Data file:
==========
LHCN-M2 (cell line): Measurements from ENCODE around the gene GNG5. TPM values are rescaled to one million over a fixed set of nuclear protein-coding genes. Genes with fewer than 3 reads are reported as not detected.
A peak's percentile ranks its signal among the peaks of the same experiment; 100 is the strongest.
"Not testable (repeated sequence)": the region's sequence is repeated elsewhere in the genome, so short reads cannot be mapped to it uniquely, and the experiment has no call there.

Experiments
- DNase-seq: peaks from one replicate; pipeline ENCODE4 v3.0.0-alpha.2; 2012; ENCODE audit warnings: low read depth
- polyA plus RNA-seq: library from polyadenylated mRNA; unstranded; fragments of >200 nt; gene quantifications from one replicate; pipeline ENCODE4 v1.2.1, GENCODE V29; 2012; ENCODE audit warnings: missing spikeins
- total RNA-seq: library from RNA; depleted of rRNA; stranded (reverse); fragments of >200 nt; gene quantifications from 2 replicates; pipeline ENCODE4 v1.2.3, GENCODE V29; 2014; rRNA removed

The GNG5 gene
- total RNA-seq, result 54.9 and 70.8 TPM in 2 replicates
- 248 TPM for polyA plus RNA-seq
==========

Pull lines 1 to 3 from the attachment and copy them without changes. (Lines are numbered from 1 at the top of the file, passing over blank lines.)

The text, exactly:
LHCN-M2 (cell line): Measurements from ENCODE around the gene GNG5. TPM values are rescaled to one million over a fixed set of nuclear protein-coding genes. Genes with fewer than 3 reads are reported as not detected.
A peak's percentile ranks its signal among the peaks of the same experiment; 100 is the strongest.
"Not testable (repeated sequence)": the region's sequence is repeated elsewhere in the genome, so short reads cannot be mapped to it uniquely, and the experiment has no call there.